Accordingly, optimum translational-camera shaking-velocity models are selected in accordance with the camera shaking characteristics of individual users or how the camera is supported.

Next, descriptions are given of a state equation and an observation equation pertaining to the Kalman filter **606**.

A state x_{t }is expressed as the following vector variable formula (8), where v_{t }is a translational velocity at time t, and x_{t}, i.e., a state to be determined, is an element of a translational velocity for a period from the present time to t−2.

In this case, the state equation and the observation equation pertaining to the Kalman filter **606** when using the AR model are expressed as the following formulae (9) and (10),

where an observation value y_{t }is a translational velocity.

The two formulae, the state equation (formula (9)) and the observation equation (formula (10)), constitute a state space model used in the present embodiment.

Coefficients in the above-described formulae (3)-(7) are as follows in accordance with the state equation (formula (9)) and the observation equation (formula (10)).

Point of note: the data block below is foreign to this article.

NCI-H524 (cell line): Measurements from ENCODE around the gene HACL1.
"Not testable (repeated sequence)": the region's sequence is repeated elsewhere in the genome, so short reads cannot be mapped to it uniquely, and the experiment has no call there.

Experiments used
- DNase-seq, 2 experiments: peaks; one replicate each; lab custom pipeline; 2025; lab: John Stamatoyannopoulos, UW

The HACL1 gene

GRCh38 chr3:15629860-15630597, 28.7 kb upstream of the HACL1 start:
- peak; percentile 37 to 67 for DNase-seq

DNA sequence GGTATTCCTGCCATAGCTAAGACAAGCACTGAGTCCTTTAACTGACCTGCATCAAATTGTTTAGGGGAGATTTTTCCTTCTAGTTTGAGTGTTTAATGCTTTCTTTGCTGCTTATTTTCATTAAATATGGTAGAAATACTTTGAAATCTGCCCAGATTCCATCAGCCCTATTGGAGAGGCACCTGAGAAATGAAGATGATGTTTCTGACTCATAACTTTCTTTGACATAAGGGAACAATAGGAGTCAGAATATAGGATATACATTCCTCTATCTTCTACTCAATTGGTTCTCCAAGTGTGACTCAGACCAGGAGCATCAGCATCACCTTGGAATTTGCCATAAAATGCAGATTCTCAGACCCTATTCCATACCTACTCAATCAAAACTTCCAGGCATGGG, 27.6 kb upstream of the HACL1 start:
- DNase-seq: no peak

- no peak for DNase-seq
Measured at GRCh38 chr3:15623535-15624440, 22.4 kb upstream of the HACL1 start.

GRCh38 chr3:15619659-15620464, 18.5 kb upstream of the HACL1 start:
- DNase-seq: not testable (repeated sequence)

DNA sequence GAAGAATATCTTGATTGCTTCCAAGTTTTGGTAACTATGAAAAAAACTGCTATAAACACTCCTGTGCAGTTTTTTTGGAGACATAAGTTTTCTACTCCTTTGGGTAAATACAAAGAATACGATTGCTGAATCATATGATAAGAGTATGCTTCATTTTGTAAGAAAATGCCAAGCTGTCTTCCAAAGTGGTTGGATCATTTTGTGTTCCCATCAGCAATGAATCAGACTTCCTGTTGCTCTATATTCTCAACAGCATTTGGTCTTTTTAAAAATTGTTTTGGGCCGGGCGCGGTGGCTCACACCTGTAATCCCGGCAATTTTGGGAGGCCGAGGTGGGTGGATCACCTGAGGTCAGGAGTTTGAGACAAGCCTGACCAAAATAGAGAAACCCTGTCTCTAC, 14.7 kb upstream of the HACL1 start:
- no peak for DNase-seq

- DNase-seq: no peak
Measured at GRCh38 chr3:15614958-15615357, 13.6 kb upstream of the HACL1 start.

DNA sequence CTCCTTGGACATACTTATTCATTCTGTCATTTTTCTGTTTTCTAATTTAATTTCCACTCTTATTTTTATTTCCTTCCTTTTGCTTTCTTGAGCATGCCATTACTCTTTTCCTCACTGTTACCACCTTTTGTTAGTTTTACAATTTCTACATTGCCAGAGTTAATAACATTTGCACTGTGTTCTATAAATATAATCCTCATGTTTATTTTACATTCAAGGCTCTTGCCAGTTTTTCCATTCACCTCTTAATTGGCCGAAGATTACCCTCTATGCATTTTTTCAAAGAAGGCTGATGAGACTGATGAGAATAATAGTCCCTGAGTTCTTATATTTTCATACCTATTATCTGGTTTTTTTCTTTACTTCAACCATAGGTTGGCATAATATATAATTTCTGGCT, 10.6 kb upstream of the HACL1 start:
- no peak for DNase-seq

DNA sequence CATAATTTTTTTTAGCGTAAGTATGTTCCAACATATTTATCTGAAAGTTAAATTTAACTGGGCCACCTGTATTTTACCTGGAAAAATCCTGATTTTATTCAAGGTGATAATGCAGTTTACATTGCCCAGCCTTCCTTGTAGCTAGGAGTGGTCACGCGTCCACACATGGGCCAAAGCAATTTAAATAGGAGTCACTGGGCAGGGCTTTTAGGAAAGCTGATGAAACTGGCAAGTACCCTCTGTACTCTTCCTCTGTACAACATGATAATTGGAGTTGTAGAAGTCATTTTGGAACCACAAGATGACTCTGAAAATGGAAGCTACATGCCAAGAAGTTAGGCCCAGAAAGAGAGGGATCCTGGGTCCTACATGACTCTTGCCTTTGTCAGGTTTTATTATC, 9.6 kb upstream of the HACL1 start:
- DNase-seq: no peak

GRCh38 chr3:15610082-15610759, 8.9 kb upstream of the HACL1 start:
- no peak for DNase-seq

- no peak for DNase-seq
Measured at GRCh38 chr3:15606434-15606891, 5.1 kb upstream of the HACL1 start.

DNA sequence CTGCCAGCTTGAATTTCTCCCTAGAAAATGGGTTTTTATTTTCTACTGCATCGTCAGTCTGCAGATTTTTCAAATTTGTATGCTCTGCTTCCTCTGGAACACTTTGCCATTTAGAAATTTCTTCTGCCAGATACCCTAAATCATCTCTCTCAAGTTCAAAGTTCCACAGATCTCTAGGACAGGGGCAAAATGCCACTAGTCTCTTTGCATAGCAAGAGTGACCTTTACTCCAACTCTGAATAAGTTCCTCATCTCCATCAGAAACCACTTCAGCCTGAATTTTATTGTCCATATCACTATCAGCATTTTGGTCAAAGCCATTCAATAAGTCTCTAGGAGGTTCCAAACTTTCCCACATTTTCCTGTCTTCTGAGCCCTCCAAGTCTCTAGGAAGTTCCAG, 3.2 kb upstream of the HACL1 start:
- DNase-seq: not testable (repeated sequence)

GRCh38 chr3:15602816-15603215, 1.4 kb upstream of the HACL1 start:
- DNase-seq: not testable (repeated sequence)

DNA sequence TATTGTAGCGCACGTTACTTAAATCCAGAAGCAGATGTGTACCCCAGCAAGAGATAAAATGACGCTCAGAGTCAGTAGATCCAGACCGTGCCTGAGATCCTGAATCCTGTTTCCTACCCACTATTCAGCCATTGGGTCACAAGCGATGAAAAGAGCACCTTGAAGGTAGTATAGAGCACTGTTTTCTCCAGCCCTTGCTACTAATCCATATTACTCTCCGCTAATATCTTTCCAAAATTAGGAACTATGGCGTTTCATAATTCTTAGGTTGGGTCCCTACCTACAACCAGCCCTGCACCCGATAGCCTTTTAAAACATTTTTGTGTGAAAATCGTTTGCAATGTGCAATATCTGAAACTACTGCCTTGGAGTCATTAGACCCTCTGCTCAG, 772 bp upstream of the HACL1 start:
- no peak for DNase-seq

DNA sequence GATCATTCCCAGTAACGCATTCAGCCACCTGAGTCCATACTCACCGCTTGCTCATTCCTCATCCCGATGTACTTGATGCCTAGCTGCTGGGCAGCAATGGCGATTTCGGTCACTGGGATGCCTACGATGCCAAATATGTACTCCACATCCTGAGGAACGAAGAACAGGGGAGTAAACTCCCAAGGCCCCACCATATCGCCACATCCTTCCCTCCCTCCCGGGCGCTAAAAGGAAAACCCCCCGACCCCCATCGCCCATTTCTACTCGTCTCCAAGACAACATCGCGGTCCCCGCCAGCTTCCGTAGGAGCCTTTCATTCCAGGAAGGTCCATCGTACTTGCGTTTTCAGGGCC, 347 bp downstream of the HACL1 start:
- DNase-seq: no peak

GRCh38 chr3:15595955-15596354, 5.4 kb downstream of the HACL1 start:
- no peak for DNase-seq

where I_{2 }is a unit matrix with 2 rows and 2 columns.

Let a system noise Q**610** be a variance of a system noise v_{t }for driving the translational-camera-shaking-velocity model **701** and an observation noise R**609** be a variance of an observation noise w_{t }of input (translational velocity). Q corresponds to q in formula (4), and R corresponds to r in formula (5).

Correlations between the coefficients A, b, c^{T}, r, and q and elements indicated in

A: Translational-camera-shaking-velocity model **701**

B: Driving source vector b**611**

c^{T}: Inside of Kalman gain calculation unit **702**, operation unit **704**

Q: System noise Q**610**

R: Observation noise R**609**

Setting all of the coefficients in this way results in the setting of the Kalman filter **606**, and a posteriori state estimate value {circumflex over (x)}_{t }to be obtained for the state x_{t }can be expressed as the following formula (11).

{circumflex over (x)} in this formula is a three-dimensional vector, and thus a current estimated velocity {circumflex over (V)}_{t }is extracted and input to the multiplication unit **612**.

The following describes the data flow within the Kalman filter **606** by referring to